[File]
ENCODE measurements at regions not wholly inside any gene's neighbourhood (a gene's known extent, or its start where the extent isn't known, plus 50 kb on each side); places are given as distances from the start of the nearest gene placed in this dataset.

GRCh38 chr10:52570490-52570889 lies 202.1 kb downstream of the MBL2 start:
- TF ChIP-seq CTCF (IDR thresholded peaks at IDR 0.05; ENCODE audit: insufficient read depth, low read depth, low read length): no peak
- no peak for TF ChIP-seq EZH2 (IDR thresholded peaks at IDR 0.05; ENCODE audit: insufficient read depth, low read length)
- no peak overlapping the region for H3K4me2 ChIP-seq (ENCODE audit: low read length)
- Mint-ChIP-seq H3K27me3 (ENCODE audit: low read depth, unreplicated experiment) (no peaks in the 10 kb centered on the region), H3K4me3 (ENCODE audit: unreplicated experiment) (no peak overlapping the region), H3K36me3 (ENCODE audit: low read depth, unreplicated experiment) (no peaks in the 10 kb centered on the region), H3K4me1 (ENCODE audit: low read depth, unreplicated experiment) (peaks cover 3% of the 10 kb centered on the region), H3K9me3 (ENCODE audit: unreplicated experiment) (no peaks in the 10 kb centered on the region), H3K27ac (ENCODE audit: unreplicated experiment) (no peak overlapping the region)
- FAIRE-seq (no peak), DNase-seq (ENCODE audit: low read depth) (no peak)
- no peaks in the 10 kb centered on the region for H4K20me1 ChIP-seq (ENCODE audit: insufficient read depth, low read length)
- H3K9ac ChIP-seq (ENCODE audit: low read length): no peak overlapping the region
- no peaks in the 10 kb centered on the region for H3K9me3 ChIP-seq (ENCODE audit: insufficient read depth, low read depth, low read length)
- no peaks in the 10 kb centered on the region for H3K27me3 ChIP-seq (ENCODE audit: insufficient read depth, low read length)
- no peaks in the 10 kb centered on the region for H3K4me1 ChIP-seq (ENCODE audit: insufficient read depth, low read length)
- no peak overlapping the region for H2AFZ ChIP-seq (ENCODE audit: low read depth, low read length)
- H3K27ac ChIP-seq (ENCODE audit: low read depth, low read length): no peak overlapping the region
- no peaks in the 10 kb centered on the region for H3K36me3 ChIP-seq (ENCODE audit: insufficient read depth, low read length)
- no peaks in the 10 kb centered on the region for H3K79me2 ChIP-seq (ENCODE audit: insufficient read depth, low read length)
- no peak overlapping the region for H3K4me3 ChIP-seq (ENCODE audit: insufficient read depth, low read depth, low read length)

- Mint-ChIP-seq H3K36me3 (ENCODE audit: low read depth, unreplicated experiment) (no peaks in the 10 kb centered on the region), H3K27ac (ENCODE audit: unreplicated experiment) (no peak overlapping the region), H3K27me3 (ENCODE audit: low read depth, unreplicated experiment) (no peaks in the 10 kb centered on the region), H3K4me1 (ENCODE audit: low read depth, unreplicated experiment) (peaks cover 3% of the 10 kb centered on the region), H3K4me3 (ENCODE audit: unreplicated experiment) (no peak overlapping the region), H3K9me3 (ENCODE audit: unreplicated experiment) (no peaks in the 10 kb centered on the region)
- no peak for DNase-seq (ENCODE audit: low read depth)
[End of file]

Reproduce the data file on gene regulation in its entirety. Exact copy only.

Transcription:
ENCODE measurements at regions not wholly inside any gene's neighbourhood (a gene's known extent, or its start where the extent isn't known, plus 50 kb on each side); places are given as distances from the start of the nearest gene placed in this dataset.

GRCh38 chr10:52570490-52570889 lies 202.1 kb downstream of the MBL2 start:
- TF ChIP-seq CTCF (IDR thresholded peaks at IDR 0.05; ENCODE audit: insufficient read depth, low read depth, low read length): no peak
- no peak for TF ChIP-seq EZH2 (IDR thresholded peaks at IDR 0.05; ENCODE audit: insufficient read depth, low read length)
- no peak overlapping the region for H3K4me2 ChIP-seq (ENCODE audit: low read length)
- Mint-ChIP-seq H3K27me3 (ENCODE audit: low read depth, unreplicated experiment) (no peaks in the 10 kb centered on the region), H3K4me3 (ENCODE audit: unreplicated experiment) (no peak overlapping the region), H3K36me3 (ENCODE audit: low read depth, unreplicated experiment) (no peaks in the 10 kb centered on the region), H3K4me1 (ENCODE audit: low read depth, unreplicated experiment) (peaks cover 3% of the 10 kb centered on the region), H3K9me3 (ENCODE audit: unreplicated experiment) (no peaks in the 10 kb centered on the region), H3K27ac (ENCODE audit: unreplicated experiment) (no peak overlapping the region)
- FAIRE-seq (no peak), DNase-seq (ENCODE audit: low read depth) (no peak)
- no peaks in the 10 kb centered on the region for H4K20me1 ChIP-seq (ENCODE audit: insufficient read depth, low read length)
- H3K9ac ChIP-seq (ENCODE audit: low read length): no peak overlapping the region
- no peaks in the 10 kb centered on the region for H3K9me3 ChIP-seq (ENCODE audit: insufficient read depth, low read depth, low read length)
- no peaks in the 10 kb centered on the region for H3K27me3 ChIP-seq (ENCODE audit: insufficient read depth, low read length)
- no peaks in the 10 kb centered on the region for H3K4me1 ChIP-seq (ENCODE audit: insufficient read depth, low read length)
- no peak overlapping the region for H2AFZ ChIP-seq (ENCODE audit: low read depth, low read length)
- H3K27ac ChIP-seq (ENCODE audit: low read depth, low read length): no peak overlapping the region
- no peaks in the 10 kb centered on the region for H3K36me3 ChIP-seq (ENCODE audit: insufficient read depth, low read length)
- no peaks in the 10 kb centered on the region for H3K79me2 ChIP-seq (ENCODE audit: insufficient read depth, low read length)
- no peak overlapping the region for H3K4me3 ChIP-seq (ENCODE audit: insufficient read depth, low read depth, low read length)

- Mint-ChIP-seq H3K36me3 (ENCODE audit: low read depth, unreplicated experiment) (no peaks in the 10 kb centered on the region), H3K27ac (ENCODE audit: unreplicated experiment) (no peak overlapping the region), H3K27me3 (ENCODE audit: low read depth, unreplicated experiment) (no peaks in the 10 kb centered on the region), H3K4me1 (ENCODE audit: low read depth, unreplicated experiment) (peaks cover 3% of the 10 kb centered on the region), H3K4me3 (ENCODE audit: unreplicated experiment) (no peak overlapping the region), H3K9me3 (ENCODE audit: unreplicated experiment) (no peaks in the 10 kb centered on the region)
- no peak for DNase-seq (ENCODE audit: low read depth)